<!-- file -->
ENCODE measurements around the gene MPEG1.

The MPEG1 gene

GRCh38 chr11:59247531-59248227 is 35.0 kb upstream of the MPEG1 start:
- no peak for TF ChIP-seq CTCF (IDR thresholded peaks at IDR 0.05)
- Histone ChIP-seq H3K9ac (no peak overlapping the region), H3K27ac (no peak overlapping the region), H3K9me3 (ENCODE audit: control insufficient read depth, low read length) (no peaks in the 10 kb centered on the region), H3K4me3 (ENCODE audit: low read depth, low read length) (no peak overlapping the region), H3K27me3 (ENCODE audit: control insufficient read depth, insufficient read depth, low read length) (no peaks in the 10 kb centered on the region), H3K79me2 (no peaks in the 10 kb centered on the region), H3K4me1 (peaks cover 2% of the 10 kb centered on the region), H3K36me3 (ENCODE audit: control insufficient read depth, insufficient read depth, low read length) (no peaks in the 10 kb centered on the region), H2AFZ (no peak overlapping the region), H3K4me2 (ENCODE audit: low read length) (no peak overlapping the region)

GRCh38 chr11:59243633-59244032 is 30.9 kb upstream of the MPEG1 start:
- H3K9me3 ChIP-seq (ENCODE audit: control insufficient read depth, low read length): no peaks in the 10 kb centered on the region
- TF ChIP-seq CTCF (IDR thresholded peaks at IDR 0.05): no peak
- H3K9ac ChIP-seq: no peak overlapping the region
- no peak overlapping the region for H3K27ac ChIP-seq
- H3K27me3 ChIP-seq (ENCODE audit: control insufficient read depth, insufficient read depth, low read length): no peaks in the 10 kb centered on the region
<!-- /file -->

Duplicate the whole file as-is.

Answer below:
ENCODE measurements around the gene MPEG1.

The MPEG1 gene

GRCh38 chr11:59247531-59248227 is 35.0 kb upstream of the MPEG1 start:
- no peak for TF ChIP-seq CTCF (IDR thresholded peaks at IDR 0.05)
- Histone ChIP-seq H3K9ac (no peak overlapping the region), H3K27ac (no peak overlapping the region), H3K9me3 (ENCODE audit: control insufficient read depth, low read length) (no peaks in the 10 kb centered on the region), H3K4me3 (ENCODE audit: low read depth, low read length) (no peak overlapping the region), H3K27me3 (ENCODE audit: control insufficient read depth, insufficient read depth, low read length) (no peaks in the 10 kb centered on the region), H3K79me2 (no peaks in the 10 kb centered on the region), H3K4me1 (peaks cover 2% of the 10 kb centered on the region), H3K36me3 (ENCODE audit: control insufficient read depth, insufficient read depth, low read length) (no peaks in the 10 kb centered on the region), H2AFZ (no peak overlapping the region), H3K4me2 (ENCODE audit: low read length) (no peak overlapping the region)

GRCh38 chr11:59243633-59244032 is 30.9 kb upstream of the MPEG1 start:
- H3K9me3 ChIP-seq (ENCODE audit: control insufficient read depth, low read length): no peaks in the 10 kb centered on the region
- TF ChIP-seq CTCF (IDR thresholded peaks at IDR 0.05): no peak
- H3K9ac ChIP-seq: no peak overlapping the region
- no peak overlapping the region for H3K27ac ChIP-seq
- H3K27me3 ChIP-seq (ENCODE audit: control insufficient read depth, insufficient read depth, low read length): no peaks in the 10 kb centered on the region